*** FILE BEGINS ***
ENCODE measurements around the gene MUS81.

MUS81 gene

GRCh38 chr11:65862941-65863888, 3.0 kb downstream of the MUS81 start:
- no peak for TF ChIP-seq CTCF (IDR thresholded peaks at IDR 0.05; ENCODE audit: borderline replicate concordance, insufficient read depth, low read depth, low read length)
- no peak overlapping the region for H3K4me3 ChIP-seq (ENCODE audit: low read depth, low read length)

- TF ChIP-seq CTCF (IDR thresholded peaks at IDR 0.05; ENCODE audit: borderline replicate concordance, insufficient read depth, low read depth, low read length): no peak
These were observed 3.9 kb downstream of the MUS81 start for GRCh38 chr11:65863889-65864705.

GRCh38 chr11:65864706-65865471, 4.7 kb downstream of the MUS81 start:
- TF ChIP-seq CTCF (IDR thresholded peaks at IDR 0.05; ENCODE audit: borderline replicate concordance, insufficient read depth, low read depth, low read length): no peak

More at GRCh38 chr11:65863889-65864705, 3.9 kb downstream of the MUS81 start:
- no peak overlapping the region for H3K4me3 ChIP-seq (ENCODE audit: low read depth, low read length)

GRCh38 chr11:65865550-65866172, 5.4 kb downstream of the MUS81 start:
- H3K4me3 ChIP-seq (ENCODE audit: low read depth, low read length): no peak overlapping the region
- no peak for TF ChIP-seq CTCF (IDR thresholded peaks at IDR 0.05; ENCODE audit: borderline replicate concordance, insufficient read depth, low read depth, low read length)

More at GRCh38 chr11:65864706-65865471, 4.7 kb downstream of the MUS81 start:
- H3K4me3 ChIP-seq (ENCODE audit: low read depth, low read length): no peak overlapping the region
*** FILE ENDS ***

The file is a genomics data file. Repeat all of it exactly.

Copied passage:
ENCODE measurements around the gene MUS81.

MUS81 gene

GRCh38 chr11:65862941-65863888, 3.0 kb downstream of the MUS81 start:
- no peak for TF ChIP-seq CTCF (IDR thresholded peaks at IDR 0.05; ENCODE audit: borderline replicate concordance, insufficient read depth, low read depth, low read length)
- no peak overlapping the region for H3K4me3 ChIP-seq (ENCODE audit: low read depth, low read length)

- TF ChIP-seq CTCF (IDR thresholded peaks at IDR 0.05; ENCODE audit: borderline replicate concordance, insufficient read depth, low read depth, low read length): no peak
These were observed 3.9 kb downstream of the MUS81 start for GRCh38 chr11:65863889-65864705.

GRCh38 chr11:65864706-65865471, 4.7 kb downstream of the MUS81 start:
- TF ChIP-seq CTCF (IDR thresholded peaks at IDR 0.05; ENCODE audit: borderline replicate concordance, insufficient read depth, low read depth, low read length): no peak

More at GRCh38 chr11:65863889-65864705, 3.9 kb downstream of the MUS81 start:
- no peak overlapping the region for H3K4me3 ChIP-seq (ENCODE audit: low read depth, low read length)

GRCh38 chr11:65865550-65866172, 5.4 kb downstream of the MUS81 start:
- H3K4me3 ChIP-seq (ENCODE audit: low read depth, low read length): no peak overlapping the region
- no peak for TF ChIP-seq CTCF (IDR thresholded peaks at IDR 0.05; ENCODE audit: borderline replicate concordance, insufficient read depth, low read depth, low read length)

More at GRCh38 chr11:65864706-65865471, 4.7 kb downstream of the MUS81 start:
- H3K4me3 ChIP-seq (ENCODE audit: low read depth, low read length): no peak overlapping the region